• Would he help raise his kid?
  • Have you told your parents?
  • What you do think they’d say?
  • What kind of options are you considering?

3. Suggest help. Assure her that there are countless resources to offer her. Offer her the world! Even if you are unsure about what is available, let her know that you are ready to find whatever resource she needs. You may not even know if it exists, but don’t let that discourage you. Offer the information that you have available, and then talk to your pro-life group, your PRC contacts, local pro-life contacts, church community, etc. about where you can find the resources that you do not currently have. Contact your SFLA Regional Coordinator if you are unsure about how to find help for your friend.

Not sure about how to suggest resources? Here are some ways to start the conversation about available help and support:

  • Would you mind if I talked with you about what you can do next?
  • I know someone who understands what you are going through. Do you mind if I connect you with (name)?
  • There is this program/organization that helps women who have been through this. It’s called ____. I have information about it if you would like to check them out.

Remember: When offering resources, try to focus first on the needs that she identifies. She may need other resources later, but right now, you need to take one step at a time.

Are you prepared to help a friend in an unplanned pregnancy situation?

Do your homework.

  • Take time to research the resources available on your campus and in your community. Consider school policies, counseling services, pregnancy resources, parenting support, adoption resources, etc. Use the FFL/SFLA survey to help you determine resources on campus and in the community.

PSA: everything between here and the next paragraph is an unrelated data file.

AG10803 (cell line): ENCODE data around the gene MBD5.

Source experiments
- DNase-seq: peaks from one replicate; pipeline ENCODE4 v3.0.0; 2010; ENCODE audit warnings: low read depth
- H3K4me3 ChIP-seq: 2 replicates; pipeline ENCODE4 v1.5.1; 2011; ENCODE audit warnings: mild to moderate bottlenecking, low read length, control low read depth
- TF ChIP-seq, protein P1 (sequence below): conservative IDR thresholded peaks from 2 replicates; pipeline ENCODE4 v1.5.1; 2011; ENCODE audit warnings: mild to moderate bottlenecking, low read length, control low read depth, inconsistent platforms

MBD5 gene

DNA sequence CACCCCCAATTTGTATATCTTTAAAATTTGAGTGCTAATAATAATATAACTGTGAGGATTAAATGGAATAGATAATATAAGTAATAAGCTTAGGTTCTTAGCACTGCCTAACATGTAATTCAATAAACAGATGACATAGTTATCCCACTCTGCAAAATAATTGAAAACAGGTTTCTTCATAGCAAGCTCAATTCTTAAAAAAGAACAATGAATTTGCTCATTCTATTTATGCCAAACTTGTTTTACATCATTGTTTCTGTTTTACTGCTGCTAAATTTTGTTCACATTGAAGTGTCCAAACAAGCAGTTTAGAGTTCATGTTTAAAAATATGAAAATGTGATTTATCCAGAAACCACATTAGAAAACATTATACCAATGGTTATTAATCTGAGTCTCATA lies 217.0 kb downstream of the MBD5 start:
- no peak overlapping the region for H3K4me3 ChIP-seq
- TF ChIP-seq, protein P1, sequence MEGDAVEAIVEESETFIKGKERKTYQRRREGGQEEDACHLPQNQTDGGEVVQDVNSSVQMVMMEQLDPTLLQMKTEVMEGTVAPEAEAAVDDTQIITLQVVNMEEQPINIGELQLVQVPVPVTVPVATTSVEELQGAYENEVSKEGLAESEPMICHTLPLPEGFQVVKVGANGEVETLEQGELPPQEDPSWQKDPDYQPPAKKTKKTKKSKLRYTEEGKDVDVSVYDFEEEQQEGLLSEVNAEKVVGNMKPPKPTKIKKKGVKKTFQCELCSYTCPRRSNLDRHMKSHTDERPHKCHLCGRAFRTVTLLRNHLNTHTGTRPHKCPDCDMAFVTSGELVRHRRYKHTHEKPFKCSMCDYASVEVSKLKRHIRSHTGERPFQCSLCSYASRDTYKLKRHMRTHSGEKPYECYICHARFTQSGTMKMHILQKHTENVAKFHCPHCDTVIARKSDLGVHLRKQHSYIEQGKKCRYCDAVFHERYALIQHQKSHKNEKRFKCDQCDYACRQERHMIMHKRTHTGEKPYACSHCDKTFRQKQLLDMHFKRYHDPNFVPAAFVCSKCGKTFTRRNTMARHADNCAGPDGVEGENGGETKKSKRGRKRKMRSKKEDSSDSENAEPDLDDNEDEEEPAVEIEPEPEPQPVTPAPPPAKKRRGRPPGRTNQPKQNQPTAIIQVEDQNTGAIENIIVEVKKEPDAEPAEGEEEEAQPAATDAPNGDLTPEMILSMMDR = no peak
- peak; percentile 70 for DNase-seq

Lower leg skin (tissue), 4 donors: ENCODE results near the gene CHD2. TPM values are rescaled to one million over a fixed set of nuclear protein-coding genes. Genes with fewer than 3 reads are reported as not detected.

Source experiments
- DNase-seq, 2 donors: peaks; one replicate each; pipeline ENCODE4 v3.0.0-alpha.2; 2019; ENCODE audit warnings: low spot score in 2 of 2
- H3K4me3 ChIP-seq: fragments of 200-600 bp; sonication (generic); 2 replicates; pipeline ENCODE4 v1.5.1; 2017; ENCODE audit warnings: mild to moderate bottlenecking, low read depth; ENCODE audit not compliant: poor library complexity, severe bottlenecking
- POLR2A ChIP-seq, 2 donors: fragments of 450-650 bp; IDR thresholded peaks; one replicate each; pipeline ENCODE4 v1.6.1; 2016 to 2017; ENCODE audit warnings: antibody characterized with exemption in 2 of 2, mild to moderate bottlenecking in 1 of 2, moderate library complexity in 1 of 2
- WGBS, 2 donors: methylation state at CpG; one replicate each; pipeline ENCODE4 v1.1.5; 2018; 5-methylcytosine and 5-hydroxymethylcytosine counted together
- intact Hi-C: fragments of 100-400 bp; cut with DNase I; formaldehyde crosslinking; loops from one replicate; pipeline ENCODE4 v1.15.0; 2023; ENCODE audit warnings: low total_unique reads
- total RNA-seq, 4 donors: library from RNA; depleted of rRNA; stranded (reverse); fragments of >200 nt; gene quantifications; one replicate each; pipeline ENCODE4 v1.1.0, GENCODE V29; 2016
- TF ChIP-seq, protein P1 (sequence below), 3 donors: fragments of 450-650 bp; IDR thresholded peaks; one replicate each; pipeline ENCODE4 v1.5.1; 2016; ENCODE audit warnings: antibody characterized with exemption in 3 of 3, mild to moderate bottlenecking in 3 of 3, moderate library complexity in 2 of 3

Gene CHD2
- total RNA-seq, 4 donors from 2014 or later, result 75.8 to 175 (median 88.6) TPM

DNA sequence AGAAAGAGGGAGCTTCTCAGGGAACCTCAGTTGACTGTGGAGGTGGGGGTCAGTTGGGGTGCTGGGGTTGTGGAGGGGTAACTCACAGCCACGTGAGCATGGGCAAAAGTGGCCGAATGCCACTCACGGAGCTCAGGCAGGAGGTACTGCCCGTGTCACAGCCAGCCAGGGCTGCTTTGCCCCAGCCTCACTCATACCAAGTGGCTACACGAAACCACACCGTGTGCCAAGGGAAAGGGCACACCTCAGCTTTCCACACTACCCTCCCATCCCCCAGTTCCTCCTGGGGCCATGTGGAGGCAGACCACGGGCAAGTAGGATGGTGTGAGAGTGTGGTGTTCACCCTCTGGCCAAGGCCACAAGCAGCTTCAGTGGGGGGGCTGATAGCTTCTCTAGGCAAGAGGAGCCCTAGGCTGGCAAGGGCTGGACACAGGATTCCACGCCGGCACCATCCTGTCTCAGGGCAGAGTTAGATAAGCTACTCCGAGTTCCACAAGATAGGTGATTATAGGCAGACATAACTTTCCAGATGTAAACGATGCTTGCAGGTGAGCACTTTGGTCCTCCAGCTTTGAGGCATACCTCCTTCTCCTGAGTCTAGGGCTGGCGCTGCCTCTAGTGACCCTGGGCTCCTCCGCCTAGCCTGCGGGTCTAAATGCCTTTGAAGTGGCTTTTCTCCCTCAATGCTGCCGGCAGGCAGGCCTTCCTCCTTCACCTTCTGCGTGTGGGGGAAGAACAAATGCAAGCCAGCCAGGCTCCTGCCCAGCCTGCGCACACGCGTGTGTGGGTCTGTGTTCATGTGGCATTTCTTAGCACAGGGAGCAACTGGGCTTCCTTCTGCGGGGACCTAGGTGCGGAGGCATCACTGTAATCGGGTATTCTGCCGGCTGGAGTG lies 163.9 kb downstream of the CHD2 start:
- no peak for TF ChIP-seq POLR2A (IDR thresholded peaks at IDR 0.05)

• Tour local pregnancy resource centers (PRCs) to familiarize yourself with the services and programs that each offers, and build relationships with the staff. You should also be aware of the operating hours. With these steps, you will be confident in the organizations that you recommend! Find your local PRC here: www.optionline.org
  • Keep phone numbers in your phone for PRCs, counselors, or other helpful contacts. This will allow you to immediately connect with the help that your friend or peer needs.
  • If you are sidewalk counseling or hosting a potentially controversial event, notify these aforementioned contacts. Make them aware of your events so that they know to be available if someone approaches you for help.
  • Create a resource guide or brochures. This will be a helpful tool to distribute on campus and to have available at your pro-life student group events. Download and customize our resource guide for pregnant and parenting students here.

Love is GreaterYou can do this!

Your love and support may be crucial to helping your friend to make a life-affirming choice. You may be the only one showing her the love that she needs to be courageous. Be there for her. Support her. Guide her through this process as best you can. Be the friend who willing to walk through fire and rain. Love is always greater than judgement.